The Buckeye State in Focus

The somewhat shocking decline in Ohio turnout affected both Obama’s and Romney’s bases this election, but with Romney needing to erase the 262,000-vote margin that Obama had in 2008, there were simply not enough voters available for Romney to win. Ohio was the state that commanded the most media attention from political observers during the presidential election. Unprecedented sums of money were spent. Within the last two months of the election alone, $100 million was spent on presidential TV ads. Yet, the most basic fact about Ohio this election was that the percent change in turnout was a 6 percent drop from 2008. The 342,000 fewer votes are part of what Sean Trende called the missing 7 million voters nationwide. Only three of Ohio’s 88 counties had an increase in votes from 2008. Two of them, Delaware and Warren, are growing suburban counties outside of Columbus and Cincinnati respectively. The third was Holmes County, home to the largest Amish community in America. One of the leading theories for the turnout decline is that evangelical Protestants decided to stay home. There isn’t much evidence for this. In 2004, in which evangelical influence was mentioned regularly, they comprised 25 percent of Ohio’s electorate. In 2012, white evangelicals were 31 percent of Ohio’s electorate. The strongest evangelical region of Ohio is the west-central portion of the state. These strongly Republican counties did experience declines in turnout, but they were generally less significant than the state average. Many Democratic strongholds had large turnout declines. The county with the single biggest turnout decline was Athens County, home of Ohio University. In major Democratic cities, turnout was down 8.4 percent in Cuyahoga County (Cleveland) and 8.9 percent in Lucas County (Toledo). If turnout was uniquely depressed anywhere, it was in working-class areas. Mahoning (Youngstown) and Trumbull (Warren) Counties are Democratic industrial areas on the eastern border of the state. They both had turnout declines between 8 and 9 percent. Jefferson County (Steubenville) is a smaller, more competitive county that did switch from Obama to Romney but had a 10.4 percent turnout decline from 2008. Many of the counties that had the strongest swings to Romney had larger than average turnout declines. Tuscarawas County, a county in coal country, had a 6.2 percent swing to Romney. However, turnout declined 7.4 percent in the county, depressing the expected gains in votes that Romney could have expected. Harrison County, also in the southern part of the state, swung 6.7 points to Romney, but turnout declined by 10.5 percent. As a consequence, Obama had 22 percent less votes in Harrison County than in 2008, but Romney only increased the Republican vote totals by 1.5 percent. It is in these counties where observers have to wonder if Obama’s strategy to cast Romney as an out-of-touch rich guy may have had an impact. Romney underperformed in two key urban counties. Hamilton County (Cincinnati) has long been one of the most Republican urban counties in the north. Bill Clinton never won it, and every Republican presidential candidate from 1968-2004 carried the county. George W. Bush won Hamilton by 12 points in 2000 and 5 points in 2004. Obama made a breakthrough in 2008 and won by 7 points. This time, Romney was only able to run ahead of McCain by 1 point, losing Hamilton by 5 points. The decline is even worse in Franklin County (Columbus). Franklin County was more Republican than the state average for decades. In 2000, Bush lost Franklin County by 1 point. A continual decline occurred over last decade, as Bush lost Franklin by 9 points in 2004 and McCain lost it by 21 points. Romney actually lost ground again in Franklin County, losing it by 22 points this time. By comparison, George H.W. Bush, a candidate with a similar background to Romney, won Franklin County by 22 points in 1988. In these two counties, the strong African-American turnout (15 percent of Ohio’s electorate, up from 11 percent even in 2008) ensured margins similar to 2008 for Obama. Romney did somewhat better in the Cleveland area than in other parts of the state. In Cuyahoga County, while Romney ran only 0.2 points better than McCain, the drop in turnout meant that Obama’s margin was reduced by 22,000 votes. Romney did win Lake County, the suburban Cleveland county that is considered to be the best bellwether for the state—albeit narrowly. Romney also flipped Stark County, home of Kent State, which further points to a lack of enthusiasm for Obama on Ohio’s college campuses. But even most of these gains were not at the level necessary to swing the state.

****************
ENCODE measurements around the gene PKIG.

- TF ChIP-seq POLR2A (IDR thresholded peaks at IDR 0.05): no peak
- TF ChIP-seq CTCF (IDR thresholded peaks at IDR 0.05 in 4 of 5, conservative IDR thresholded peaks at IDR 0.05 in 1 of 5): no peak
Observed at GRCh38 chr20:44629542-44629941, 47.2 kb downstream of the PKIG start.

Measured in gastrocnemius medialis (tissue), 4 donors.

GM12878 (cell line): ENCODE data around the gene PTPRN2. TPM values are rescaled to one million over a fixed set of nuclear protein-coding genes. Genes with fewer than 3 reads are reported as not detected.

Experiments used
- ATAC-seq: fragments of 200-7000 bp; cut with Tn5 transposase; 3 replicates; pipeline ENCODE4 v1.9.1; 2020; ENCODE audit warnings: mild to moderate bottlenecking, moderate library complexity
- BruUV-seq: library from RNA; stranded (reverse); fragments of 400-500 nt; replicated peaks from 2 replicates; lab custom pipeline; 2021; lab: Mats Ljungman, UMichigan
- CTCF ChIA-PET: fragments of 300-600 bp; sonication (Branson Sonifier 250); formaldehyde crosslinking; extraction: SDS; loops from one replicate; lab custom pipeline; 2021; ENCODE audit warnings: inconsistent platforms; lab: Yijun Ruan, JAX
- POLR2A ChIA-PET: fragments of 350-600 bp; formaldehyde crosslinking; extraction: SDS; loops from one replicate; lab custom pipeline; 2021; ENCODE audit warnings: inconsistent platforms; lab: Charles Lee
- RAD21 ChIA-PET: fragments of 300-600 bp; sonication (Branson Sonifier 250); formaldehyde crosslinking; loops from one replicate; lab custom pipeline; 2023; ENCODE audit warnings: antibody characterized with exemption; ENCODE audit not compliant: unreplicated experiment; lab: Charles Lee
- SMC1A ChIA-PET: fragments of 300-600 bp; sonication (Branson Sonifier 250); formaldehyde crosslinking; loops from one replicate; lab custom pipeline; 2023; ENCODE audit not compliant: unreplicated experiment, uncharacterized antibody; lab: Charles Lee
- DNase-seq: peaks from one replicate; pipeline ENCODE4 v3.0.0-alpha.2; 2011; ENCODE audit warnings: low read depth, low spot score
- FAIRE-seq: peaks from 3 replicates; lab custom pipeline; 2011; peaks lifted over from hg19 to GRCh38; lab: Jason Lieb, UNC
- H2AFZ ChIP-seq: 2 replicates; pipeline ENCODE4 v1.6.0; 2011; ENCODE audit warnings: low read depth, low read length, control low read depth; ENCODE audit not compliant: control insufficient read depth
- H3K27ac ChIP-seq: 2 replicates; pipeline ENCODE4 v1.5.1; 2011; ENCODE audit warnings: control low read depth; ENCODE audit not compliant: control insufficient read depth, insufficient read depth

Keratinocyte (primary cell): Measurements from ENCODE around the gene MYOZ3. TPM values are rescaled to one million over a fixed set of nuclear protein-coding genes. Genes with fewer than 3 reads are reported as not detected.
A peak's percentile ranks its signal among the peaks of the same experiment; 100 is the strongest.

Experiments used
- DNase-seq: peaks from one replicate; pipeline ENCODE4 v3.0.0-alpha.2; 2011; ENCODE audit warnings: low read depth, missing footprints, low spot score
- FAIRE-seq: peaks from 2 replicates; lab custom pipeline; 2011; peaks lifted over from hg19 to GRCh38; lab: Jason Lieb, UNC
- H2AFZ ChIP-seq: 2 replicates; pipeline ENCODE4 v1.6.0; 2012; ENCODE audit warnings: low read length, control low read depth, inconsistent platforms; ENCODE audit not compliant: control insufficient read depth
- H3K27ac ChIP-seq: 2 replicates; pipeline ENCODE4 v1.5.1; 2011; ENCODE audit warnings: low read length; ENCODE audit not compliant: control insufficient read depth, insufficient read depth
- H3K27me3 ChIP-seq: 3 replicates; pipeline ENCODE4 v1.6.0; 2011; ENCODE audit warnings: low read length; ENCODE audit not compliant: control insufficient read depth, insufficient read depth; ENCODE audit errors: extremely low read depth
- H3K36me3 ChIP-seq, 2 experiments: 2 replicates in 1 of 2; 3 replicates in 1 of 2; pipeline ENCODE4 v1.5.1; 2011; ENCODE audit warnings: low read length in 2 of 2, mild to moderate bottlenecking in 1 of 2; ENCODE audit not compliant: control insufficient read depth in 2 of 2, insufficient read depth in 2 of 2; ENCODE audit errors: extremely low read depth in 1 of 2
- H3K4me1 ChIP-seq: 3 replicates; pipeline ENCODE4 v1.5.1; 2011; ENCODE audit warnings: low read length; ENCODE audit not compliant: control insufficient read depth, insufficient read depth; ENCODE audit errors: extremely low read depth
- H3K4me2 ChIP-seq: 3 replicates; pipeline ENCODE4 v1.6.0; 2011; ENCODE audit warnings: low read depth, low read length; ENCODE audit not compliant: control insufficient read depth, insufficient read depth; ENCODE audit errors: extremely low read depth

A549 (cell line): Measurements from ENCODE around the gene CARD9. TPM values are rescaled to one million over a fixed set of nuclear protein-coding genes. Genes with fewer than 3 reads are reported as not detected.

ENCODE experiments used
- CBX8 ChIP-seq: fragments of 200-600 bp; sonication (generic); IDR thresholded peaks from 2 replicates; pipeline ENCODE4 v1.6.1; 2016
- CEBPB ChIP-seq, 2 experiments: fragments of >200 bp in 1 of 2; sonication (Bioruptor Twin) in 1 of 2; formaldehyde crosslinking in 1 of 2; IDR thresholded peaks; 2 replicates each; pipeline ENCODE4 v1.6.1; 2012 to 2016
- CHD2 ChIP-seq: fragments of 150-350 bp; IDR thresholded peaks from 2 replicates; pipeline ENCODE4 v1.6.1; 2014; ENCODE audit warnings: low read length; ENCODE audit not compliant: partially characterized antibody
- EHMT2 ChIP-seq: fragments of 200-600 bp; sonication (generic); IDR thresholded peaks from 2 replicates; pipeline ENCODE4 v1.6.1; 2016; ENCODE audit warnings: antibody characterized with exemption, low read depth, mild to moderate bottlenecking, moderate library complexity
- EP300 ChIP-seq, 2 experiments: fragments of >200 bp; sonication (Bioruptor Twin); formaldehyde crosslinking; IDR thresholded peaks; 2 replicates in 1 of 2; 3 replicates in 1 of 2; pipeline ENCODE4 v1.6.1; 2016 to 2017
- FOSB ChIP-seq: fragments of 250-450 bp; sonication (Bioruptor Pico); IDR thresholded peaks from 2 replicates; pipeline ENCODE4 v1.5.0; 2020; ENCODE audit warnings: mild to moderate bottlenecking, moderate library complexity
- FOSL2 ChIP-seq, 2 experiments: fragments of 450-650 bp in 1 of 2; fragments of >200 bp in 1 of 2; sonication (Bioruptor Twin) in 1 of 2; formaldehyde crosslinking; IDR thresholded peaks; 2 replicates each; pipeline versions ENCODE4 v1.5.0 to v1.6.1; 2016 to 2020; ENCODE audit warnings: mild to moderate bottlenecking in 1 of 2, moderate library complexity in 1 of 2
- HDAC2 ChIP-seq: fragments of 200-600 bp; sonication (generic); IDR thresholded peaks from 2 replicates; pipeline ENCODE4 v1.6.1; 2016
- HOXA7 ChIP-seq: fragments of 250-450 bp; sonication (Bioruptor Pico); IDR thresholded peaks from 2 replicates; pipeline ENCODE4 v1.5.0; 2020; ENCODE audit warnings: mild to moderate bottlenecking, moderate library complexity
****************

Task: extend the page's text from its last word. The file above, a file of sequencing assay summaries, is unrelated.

Chris Palko works as an assistant media analyst at Smart Media Group, a Republican political media buying agency in Alexandria, Va.  He is a graduate of American University and George Washington University’s Graduate School of Political Management.

A version of this post was also published on Smart Media Group’s blog, Smart Blog.


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